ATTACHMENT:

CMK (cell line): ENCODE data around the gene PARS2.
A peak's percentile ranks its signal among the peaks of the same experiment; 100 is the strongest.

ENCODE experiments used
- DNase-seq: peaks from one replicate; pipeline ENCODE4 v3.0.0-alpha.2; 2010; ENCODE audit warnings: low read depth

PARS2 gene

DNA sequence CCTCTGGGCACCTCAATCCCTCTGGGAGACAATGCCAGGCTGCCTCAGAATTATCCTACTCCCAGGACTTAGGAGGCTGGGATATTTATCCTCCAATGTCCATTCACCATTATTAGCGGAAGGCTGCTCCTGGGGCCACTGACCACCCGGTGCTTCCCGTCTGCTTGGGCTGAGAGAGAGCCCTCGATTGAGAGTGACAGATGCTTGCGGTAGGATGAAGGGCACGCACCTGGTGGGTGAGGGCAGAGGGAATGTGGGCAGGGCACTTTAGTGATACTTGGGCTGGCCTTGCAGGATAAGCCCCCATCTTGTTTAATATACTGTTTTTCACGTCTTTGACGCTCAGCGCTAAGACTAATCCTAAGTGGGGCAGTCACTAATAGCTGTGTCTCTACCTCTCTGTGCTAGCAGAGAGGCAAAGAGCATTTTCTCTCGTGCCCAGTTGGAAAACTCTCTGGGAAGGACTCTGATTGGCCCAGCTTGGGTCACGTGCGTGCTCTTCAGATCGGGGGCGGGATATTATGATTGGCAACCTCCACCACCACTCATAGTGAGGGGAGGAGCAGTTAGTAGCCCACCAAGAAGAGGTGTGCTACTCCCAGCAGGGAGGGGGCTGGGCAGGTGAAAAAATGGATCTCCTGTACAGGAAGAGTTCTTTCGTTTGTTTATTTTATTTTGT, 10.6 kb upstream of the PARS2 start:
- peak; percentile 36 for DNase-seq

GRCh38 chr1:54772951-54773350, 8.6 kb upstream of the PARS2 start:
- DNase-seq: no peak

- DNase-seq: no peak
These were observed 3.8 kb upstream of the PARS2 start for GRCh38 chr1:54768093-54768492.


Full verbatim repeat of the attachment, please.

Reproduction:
CMK (cell line): ENCODE data around the gene PARS2.
A peak's percentile ranks its signal among the peaks of the same experiment; 100 is the strongest.

ENCODE experiments used
- DNase-seq: peaks from one replicate; pipeline ENCODE4 v3.0.0-alpha.2; 2010; ENCODE audit warnings: low read depth

PARS2 gene

DNA sequence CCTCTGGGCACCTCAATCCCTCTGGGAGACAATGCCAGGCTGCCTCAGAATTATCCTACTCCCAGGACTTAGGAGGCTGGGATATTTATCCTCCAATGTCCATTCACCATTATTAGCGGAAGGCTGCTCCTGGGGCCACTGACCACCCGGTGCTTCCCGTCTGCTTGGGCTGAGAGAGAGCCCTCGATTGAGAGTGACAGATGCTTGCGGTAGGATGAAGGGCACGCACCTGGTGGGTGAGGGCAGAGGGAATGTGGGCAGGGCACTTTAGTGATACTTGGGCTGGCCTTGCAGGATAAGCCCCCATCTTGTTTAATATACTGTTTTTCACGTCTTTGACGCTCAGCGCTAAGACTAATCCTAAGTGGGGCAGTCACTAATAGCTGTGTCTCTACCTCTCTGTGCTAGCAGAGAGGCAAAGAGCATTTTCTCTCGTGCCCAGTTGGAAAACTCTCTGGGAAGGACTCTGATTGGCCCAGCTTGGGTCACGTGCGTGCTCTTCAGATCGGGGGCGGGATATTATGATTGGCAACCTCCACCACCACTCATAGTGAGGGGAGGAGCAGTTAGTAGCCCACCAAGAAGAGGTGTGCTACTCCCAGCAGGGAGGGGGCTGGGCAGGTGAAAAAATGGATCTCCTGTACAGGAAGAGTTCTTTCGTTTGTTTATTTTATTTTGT, 10.6 kb upstream of the PARS2 start:
- peak; percentile 36 for DNase-seq

GRCh38 chr1:54772951-54773350, 8.6 kb upstream of the PARS2 start:
- DNase-seq: no peak

- DNase-seq: no peak
These were observed 3.8 kb upstream of the PARS2 start for GRCh38 chr1:54768093-54768492.